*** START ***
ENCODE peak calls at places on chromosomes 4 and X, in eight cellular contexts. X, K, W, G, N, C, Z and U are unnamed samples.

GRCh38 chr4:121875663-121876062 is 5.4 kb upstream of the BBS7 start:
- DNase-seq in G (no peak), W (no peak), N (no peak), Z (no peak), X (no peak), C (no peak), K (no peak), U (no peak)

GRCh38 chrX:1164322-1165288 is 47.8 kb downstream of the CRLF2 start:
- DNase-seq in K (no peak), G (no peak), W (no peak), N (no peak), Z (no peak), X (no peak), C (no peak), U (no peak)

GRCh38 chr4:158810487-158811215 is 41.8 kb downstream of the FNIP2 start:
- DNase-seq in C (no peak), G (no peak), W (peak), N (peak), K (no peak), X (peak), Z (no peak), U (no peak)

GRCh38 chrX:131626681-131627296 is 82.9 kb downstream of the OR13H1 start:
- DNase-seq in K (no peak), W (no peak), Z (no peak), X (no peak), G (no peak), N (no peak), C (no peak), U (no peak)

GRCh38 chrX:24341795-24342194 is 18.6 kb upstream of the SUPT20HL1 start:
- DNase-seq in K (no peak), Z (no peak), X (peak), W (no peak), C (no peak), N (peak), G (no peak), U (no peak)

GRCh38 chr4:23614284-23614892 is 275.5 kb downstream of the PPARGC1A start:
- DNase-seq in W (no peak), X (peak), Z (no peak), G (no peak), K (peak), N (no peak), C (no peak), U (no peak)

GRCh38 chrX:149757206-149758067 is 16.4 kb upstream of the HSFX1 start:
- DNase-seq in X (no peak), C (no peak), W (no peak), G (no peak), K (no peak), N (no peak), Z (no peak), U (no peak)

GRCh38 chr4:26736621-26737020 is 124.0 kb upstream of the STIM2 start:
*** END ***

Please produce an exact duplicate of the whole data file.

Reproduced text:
ENCODE peak calls at places on chromosomes 4 and X, in eight cellular contexts. X, K, W, G, N, C, Z and U are unnamed samples.

GRCh38 chr4:121875663-121876062 is 5.4 kb upstream of the BBS7 start:
- DNase-seq in G (no peak), W (no peak), N (no peak), Z (no peak), X (no peak), C (no peak), K (no peak), U (no peak)

GRCh38 chrX:1164322-1165288 is 47.8 kb downstream of the CRLF2 start:
- DNase-seq in K (no peak), G (no peak), W (no peak), N (no peak), Z (no peak), X (no peak), C (no peak), U (no peak)

GRCh38 chr4:158810487-158811215 is 41.8 kb downstream of the FNIP2 start:
- DNase-seq in C (no peak), G (no peak), W (peak), N (peak), K (no peak), X (peak), Z (no peak), U (no peak)

GRCh38 chrX:131626681-131627296 is 82.9 kb downstream of the OR13H1 start:
- DNase-seq in K (no peak), W (no peak), Z (no peak), X (no peak), G (no peak), N (no peak), C (no peak), U (no peak)

GRCh38 chrX:24341795-24342194 is 18.6 kb upstream of the SUPT20HL1 start:
- DNase-seq in K (no peak), Z (no peak), X (peak), W (no peak), C (no peak), N (peak), G (no peak), U (no peak)

GRCh38 chr4:23614284-23614892 is 275.5 kb downstream of the PPARGC1A start:
- DNase-seq in W (no peak), X (peak), Z (no peak), G (no peak), K (peak), N (no peak), C (no peak), U (no peak)

GRCh38 chrX:149757206-149758067 is 16.4 kb upstream of the HSFX1 start:
- DNase-seq in X (no peak), C (no peak), W (no peak), G (no peak), K (no peak), N (no peak), Z (no peak), U (no peak)

GRCh38 chr4:26736621-26737020 is 124.0 kb upstream of the STIM2 start: